Law Hospital NHS Trust v Lord Advocate and Another: IHCS 20 May 1996

The patient suffered from irreversible damage to the cerebral cortex and fell into a persistent vegetative state in 1992. Permanently insensate, she remained alive only because feeding and hydration were provided to her artificially and because of the nursing care she received in a hospital. Medical experts said her case was useless and that there were no useful avenues of treatment to explore. The patient was unable to consent to treatment ceasing and her family agreed with the experts that the treatment should stop. The hospital raised an action, concluding for declarator that the proposed course of terminating nutrition and hydration and all other life sustaining treatment to the patient would not be unlawful.
Held: Treatment of an insensate patient may be withdrawn where it was not in the patient’s interests. Lord Hope: ‘It may be helpful if I were to describe at the outset what I consider to be the function of the Court in a case of this kind. It belongs to a group of cases which have been recurring with increasing frequency in recent years where the courts are being asked to give their authority to actions to be taken by medical practitioners which raise acute questions of moral or ethical principle. Medical science has now advanced to such a degree that many techniques are now possible which only a generation ago would have been unthinkable. The ability to prolong life by artificial means has reached such a stage that it is possible to nourish the body and preserve it from disease so that life in the clinical sense may be continued indefinitely. Invasive techniques such as those of sterilisation are also possible without the slightest risk of any other physical injury than that which is to be inflicted deliberately. Where the patient is of full age and capable of understanding and consenting to the procedures which on medical advice are for his or her benefit, or decides to refuse medical treatment, the right of self determination provides the solution to all problems, at least so far as the court is concerned. It is not in doubt that a medical practitioner who acts or omits to act with the consent of his patient requires no sanction or other authority from the court. The patient’s consent renders lawful that which would otherwise be unlawful. It is not for the court to substitute its own views as to what may or may not be in the patient’s best interests for the decision of the patient, if of full age and capacity.’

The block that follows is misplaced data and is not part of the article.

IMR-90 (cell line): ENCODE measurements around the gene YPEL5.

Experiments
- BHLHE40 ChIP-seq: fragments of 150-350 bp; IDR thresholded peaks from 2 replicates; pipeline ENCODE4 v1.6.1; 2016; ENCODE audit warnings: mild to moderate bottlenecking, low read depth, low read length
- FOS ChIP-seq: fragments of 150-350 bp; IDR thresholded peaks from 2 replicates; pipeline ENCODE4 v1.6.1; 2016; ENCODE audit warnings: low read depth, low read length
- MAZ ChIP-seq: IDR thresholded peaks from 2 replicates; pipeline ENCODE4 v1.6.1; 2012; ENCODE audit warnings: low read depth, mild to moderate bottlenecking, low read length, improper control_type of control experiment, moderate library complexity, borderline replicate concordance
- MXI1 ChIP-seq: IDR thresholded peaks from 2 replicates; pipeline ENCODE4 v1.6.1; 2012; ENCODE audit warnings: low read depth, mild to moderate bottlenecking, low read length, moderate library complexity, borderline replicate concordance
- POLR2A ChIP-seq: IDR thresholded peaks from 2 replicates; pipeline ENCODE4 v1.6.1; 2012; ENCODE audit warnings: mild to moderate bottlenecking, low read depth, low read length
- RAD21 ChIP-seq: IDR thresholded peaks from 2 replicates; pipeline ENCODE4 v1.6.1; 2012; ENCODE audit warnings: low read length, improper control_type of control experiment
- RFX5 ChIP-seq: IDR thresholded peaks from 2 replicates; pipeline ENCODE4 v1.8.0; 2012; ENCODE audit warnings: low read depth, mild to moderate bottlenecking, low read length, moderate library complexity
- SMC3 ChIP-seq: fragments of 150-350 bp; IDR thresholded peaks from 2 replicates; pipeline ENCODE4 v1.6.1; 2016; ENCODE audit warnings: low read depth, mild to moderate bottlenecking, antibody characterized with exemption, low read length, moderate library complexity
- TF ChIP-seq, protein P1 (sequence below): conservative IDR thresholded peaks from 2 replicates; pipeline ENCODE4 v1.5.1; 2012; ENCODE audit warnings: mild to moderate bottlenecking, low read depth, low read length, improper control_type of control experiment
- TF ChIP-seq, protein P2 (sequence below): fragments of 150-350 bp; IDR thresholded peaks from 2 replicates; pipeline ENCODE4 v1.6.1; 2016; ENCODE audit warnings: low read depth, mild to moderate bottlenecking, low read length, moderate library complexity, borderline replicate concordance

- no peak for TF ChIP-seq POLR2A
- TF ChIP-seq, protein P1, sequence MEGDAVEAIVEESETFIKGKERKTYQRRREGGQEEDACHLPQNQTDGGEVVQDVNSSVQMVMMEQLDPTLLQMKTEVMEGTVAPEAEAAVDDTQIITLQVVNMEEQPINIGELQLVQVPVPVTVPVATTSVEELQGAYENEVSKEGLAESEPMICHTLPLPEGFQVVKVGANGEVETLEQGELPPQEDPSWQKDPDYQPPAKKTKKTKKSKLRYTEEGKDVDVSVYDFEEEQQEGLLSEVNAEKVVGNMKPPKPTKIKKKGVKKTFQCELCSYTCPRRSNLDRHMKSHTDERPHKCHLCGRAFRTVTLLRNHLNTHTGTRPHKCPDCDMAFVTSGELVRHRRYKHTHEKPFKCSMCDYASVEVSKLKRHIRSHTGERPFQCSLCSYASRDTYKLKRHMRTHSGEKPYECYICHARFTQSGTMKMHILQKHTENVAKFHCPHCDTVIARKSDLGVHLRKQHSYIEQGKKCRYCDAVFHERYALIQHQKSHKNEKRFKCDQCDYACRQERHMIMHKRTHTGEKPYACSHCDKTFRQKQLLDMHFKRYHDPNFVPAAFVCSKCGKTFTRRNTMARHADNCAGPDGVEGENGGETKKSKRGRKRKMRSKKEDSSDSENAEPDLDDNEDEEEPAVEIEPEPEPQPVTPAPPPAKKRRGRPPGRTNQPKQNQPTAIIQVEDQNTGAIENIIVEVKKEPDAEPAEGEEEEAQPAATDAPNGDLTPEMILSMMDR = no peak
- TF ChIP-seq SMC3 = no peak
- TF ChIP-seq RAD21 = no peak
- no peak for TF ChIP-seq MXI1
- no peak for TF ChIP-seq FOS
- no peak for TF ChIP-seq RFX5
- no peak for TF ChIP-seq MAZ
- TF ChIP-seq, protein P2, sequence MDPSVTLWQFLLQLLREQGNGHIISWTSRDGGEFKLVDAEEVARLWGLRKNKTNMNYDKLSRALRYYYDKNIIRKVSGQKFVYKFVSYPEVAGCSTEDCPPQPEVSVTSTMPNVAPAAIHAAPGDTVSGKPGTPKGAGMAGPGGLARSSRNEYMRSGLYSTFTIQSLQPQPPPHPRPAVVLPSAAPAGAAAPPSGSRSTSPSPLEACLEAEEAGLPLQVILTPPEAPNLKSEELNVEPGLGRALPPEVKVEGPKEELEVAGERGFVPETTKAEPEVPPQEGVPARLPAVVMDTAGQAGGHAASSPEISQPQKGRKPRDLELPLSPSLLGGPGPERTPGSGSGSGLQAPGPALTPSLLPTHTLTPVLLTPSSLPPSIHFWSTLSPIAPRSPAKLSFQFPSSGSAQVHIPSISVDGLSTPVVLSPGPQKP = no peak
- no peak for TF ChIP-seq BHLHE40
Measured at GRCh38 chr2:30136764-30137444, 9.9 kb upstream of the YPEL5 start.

The Lord President, Lord Hope
Times 20-May-1996, 1996 SC 301
Cited by:
CitedMcTear v Imperial Tobacco Ltd OHCS 31-May-2005
The pursuer sought damages after her husband’s death from lung cancer. She said that the defenders were negligent in having continued to sell him cigarettes knowing that they would cause this.
Held: The action failed. The plaintiff had not . .
CitedDavidson v Scottish Ministers HL 15-Dec-2005
The complainant a prisoner sought an order that he should not be kept in conditions found to be inhumane. He had been detained in Barlinnie priosn. The Crown replied that a mandatory order was not available against the Scottish Ministers.
CitedClarke v Fennoscandia Ltd and others (Scotland) HL 12-Dec-2007
After being awarded costs in proceedings in the US, the defendants chased the claimant for their costs in Scotland. He sought an interdict saying that the judgment had been obtained by fraud. The defendant had give an undertaking not to pursue the . .

Lists of cited by and citing cases may be incomplete.
Updated: 20 October 2021; Ref: scu.82960